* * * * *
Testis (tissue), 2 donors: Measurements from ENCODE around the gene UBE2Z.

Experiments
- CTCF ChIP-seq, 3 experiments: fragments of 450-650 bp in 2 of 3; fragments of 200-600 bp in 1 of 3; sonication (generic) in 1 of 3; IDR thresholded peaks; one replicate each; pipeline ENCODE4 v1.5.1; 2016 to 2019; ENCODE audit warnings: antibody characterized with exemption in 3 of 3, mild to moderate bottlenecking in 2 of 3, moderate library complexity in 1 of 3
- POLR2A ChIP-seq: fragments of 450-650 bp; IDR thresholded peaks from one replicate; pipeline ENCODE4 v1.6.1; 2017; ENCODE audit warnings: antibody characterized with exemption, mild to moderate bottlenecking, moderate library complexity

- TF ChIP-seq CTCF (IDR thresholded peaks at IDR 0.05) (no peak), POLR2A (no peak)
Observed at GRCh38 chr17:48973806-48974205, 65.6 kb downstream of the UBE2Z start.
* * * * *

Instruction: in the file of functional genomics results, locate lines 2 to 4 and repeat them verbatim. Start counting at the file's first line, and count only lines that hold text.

Experiments
- CTCF ChIP-seq, 3 experiments: fragments of 450-650 bp in 2 of 3; fragments of 200-600 bp in 1 of 3; sonication (generic) in 1 of 3; IDR thresholded peaks; one replicate each; pipeline ENCODE4 v1.5.1; 2016 to 2019; ENCODE audit warnings: antibody characterized with exemption in 3 of 3, mild to moderate bottlenecking in 2 of 3, moderate library complexity in 1 of 3
- POLR2A ChIP-seq: fragments of 450-650 bp; IDR thresholded peaks from one replicate; pipeline ENCODE4 v1.6.1; 2017; ENCODE audit warnings: antibody characterized with exemption, mild to moderate bottlenecking, moderate library complexity